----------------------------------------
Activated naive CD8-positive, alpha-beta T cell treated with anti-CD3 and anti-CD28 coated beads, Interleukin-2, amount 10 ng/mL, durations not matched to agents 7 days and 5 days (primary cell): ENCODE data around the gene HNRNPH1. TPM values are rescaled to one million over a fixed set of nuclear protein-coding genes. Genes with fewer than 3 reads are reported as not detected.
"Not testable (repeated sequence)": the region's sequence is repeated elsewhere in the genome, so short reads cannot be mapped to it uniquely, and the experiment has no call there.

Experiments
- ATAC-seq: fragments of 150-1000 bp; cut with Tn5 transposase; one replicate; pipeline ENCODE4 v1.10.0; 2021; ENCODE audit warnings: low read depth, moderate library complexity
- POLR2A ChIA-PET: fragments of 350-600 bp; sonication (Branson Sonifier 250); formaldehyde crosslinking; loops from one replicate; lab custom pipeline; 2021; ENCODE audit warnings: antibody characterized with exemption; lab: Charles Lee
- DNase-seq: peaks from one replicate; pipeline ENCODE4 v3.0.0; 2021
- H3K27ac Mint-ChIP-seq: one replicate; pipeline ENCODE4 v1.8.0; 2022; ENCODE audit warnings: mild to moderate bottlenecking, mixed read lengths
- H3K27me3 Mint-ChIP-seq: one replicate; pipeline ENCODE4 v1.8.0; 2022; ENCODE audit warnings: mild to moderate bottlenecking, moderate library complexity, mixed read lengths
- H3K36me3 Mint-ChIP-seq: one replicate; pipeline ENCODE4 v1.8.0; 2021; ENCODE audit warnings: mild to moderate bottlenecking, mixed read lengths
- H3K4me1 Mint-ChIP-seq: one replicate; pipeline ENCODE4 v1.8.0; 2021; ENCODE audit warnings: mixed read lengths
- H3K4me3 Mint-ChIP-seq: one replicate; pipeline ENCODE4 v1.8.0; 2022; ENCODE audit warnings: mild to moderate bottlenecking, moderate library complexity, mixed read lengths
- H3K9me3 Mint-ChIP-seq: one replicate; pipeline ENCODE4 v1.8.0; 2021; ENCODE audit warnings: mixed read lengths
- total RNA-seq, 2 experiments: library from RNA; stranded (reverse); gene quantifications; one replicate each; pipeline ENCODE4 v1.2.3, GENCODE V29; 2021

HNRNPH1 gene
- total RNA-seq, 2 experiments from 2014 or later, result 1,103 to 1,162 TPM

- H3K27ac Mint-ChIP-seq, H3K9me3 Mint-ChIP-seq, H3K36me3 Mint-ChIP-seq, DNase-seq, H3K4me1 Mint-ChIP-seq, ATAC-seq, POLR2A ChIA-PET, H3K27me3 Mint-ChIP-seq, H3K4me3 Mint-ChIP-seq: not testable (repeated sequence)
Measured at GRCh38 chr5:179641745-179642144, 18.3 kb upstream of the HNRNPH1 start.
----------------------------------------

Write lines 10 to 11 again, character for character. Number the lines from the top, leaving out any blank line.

- H3K4me1 Mint-ChIP-seq: one replicate; pipeline ENCODE4 v1.8.0; 2021; ENCODE audit warnings: mixed read lengths
- H3K4me3 Mint-ChIP-seq: one replicate; pipeline ENCODE4 v1.8.0; 2022; ENCODE audit warnings: mild to moderate bottlenecking, moderate library complexity, mixed read lengths